Julianna Dawson is the Founding President and CEO of Whole Life Change LLC.
In a previous life, she was a Director of a medical publication and managed projects for FORTUNE magazine and Newsweek in the US, Europe, and Asia.
Julianna is also an Author, Certified Life Coach, Speaker, Poet, Wife, and Mom of twins… and our latest featured Mompreneur.
Here’s our interview, with video and podcast snippets embedded within the text so you can choose whether you want to read, hear or watch the interview.
Meet Julianna Dawson CEO of Whole Life Change LLC
Lauren: What do you do for a living?
Julianna: As CEO of Whole Life Change LLC, I help female entrepreneurs with jobs, businesses, or families who want more from their lives make it happen with Life Coaching, Mentoring, Marketing, and other Done For You Services.
I’m a Life Coach, Author, Poet, and Motivational Speaker.
In a previous career, I did project management for FORTUNE magazine, Newsweek, and other companies, servicing FORTUNE 500 companies for them from Microsoft to Merck and Pfizer, to name a few.
Lauren: If you wear many hats in business, which of these do you love most, which takes most of your time, and which brings in the most income?
Julianna: I do wear multiple hats in my business. I love most working directly with clients one-on-one (usually on Zoom) to help them design and build a unique Whole Life Change plan that they then experience and live into.
Lauren: Is this your first entrepreneurial pursuit?
Julianna: This isn’t my first entrepreneurial pursuit. I started a Marketing and Management company years ago.
I ended up getting an offer from my largest client to come on staff during the 2008 to 2010 recession while others were losing their jobs; therefore, I took it because it offered certainty, and I was still able to create new products, sell them and bring them to life.
How Whole Life Change LLC Was Born
Lauren: When did you decide to become an Entrepreneur?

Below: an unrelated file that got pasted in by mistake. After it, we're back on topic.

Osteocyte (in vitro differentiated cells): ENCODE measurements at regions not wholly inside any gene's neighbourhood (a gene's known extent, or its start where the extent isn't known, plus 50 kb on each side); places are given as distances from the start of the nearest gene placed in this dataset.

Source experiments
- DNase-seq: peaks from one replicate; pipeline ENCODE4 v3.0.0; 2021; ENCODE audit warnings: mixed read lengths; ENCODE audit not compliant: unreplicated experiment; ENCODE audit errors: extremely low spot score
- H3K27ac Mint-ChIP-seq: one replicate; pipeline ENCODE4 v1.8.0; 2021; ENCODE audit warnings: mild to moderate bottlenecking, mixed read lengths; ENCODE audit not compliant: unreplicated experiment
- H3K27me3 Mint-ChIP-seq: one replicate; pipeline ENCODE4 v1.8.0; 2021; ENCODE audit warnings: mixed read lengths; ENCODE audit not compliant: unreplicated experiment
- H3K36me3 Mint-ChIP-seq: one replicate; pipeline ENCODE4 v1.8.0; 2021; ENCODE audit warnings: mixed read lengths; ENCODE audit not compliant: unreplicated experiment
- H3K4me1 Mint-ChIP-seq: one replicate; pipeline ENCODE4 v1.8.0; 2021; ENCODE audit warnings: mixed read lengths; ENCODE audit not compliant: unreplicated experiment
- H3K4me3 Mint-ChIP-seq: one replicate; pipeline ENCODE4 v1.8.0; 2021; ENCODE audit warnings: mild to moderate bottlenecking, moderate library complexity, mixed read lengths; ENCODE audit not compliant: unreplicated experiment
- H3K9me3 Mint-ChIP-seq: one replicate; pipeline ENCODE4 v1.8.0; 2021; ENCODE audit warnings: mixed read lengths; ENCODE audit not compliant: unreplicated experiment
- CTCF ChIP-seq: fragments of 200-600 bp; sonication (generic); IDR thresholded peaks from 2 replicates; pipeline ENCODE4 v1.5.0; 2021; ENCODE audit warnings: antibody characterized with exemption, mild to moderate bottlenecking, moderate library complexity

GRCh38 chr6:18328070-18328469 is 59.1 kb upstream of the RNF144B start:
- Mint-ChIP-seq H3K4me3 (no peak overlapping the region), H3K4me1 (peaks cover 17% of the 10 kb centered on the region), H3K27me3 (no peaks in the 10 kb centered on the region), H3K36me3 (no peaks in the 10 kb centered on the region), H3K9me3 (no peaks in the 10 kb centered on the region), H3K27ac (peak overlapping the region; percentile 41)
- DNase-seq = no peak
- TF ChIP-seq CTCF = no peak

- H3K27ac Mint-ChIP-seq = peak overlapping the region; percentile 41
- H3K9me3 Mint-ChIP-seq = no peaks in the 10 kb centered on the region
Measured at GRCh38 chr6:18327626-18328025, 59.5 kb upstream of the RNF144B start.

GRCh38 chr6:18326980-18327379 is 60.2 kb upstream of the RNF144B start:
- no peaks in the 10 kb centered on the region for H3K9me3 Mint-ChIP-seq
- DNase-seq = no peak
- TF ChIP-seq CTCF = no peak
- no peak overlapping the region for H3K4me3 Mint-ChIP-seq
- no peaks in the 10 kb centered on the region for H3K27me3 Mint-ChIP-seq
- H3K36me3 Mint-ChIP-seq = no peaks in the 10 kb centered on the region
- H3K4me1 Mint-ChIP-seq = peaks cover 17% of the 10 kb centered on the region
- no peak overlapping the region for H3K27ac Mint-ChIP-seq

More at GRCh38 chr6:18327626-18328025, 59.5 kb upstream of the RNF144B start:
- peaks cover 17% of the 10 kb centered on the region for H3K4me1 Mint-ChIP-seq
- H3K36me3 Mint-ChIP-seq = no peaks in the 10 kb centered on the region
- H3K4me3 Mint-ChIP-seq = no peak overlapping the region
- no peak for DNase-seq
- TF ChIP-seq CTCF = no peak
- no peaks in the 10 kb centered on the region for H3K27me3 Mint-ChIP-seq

Julianna: I’d been an “entrepreneur with a job” for many years. Still, it was only in August of 2017, after my last day at my then job of 14 years, that I decided not to begin job hunting like I always did in the past and instead focus on becoming the business owner I’d always seen myself as being.
Lauren: Why did you decide to become an Entrepreneur?
Julianna: Entrepreneurship was always inside me as a burning desire. I believe it’s in everyone to some degree ready to flourish whenever we choose to nourish it.
My entrepreneurial streak would come to life whenever my employers encountered a problem. I’d come up with an idea and sell it first because employers usually wouldn’t understand the concept or believe it would work.
Therefore, they’d usually tell me, “Sell it first, then we’ll build it.”
This is remarkably like what I’m doing now:
I sold myself my idea for this business, and I’m investing my own money and energy to build it out—taking on all the risks of success or failure.
That choice came to me because one day, I mentioned that my job was coming up with ideas, selling them, then pulling together teams including experts from around the world, and managing the process of building them out to a friend who ended up being one of my first life coaching clients.
She said to me, “Why don’t you do the same thing you do for them for yourself?“
And I said that’s a great idea. Therefore, that’s what I’m doing now.
A Difficult Pregnancy Led to Whole Life Change and Julianna’s First Book
Lauren: How did you come up with the idea of Whole Life Change?
Julianna: I remember this precisely because it was March of 2012. I was pregnant after waiting eight years during our marriage (scared to have kids because of the responsibility), then trying for six additional years.
So, a total of 14 years, I had a miscarriage, and then once I got pregnant, I had emergency surgery to save my twins from a 90% chance of not making it. I was put on bed rest, only allowed to sit up at a 45-degree angle to eat or lay on my side or back for five months.